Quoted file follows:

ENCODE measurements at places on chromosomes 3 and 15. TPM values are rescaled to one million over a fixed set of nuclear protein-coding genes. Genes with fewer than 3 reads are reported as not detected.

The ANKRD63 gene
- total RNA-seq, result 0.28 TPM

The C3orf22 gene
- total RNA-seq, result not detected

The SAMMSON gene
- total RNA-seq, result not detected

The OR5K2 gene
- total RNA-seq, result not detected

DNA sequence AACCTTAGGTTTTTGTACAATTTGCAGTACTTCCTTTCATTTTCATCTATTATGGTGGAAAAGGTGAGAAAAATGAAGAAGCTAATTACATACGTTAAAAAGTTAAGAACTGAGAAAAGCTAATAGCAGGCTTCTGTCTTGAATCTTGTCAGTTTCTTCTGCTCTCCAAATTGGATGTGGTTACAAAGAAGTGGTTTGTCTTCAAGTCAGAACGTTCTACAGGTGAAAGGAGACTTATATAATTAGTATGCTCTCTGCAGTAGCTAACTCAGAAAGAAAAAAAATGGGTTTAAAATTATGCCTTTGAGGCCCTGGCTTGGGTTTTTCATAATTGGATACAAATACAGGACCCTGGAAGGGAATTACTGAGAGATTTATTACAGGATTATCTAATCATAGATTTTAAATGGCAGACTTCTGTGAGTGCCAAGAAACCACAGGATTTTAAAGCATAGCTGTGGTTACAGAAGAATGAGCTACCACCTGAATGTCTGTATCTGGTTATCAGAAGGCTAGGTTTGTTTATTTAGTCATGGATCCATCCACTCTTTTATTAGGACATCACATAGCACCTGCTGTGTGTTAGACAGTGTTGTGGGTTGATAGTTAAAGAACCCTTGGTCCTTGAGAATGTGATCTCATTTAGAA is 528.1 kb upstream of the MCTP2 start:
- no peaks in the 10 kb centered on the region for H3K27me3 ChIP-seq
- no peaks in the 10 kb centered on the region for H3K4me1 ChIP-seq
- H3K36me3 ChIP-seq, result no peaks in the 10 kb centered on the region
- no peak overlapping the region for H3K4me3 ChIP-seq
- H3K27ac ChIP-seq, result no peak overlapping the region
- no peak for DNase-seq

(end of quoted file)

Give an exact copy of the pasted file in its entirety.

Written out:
ENCODE measurements at places on chromosomes 3 and 15. TPM values are rescaled to one million over a fixed set of nuclear protein-coding genes. Genes with fewer than 3 reads are reported as not detected.

The ANKRD63 gene
- total RNA-seq, result 0.28 TPM

The C3orf22 gene
- total RNA-seq, result not detected

The SAMMSON gene
- total RNA-seq, result not detected

The OR5K2 gene
- total RNA-seq, result not detected

DNA sequence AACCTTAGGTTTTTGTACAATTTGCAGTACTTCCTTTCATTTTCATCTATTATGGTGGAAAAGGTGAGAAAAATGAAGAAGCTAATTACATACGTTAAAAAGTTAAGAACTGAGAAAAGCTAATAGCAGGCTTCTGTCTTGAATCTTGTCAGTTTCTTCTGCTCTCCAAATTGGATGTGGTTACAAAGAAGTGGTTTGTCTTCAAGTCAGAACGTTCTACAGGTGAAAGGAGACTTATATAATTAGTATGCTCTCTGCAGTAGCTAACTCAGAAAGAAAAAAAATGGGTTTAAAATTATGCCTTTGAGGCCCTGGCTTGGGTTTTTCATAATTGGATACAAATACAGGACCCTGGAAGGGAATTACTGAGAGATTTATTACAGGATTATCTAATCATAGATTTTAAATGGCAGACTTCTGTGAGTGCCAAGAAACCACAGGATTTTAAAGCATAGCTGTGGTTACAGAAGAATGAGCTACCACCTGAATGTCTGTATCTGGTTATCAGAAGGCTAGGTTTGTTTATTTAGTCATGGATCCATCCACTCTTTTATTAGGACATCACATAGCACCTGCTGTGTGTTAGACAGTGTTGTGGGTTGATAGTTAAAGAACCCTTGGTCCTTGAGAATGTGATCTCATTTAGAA is 528.1 kb upstream of the MCTP2 start:
- no peaks in the 10 kb centered on the region for H3K27me3 ChIP-seq
- no peaks in the 10 kb centered on the region for H3K4me1 ChIP-seq
- H3K36me3 ChIP-seq, result no peaks in the 10 kb centered on the region
- no peak overlapping the region for H3K4me3 ChIP-seq
- H3K27ac ChIP-seq, result no peak overlapping the region
- no peak for DNase-seq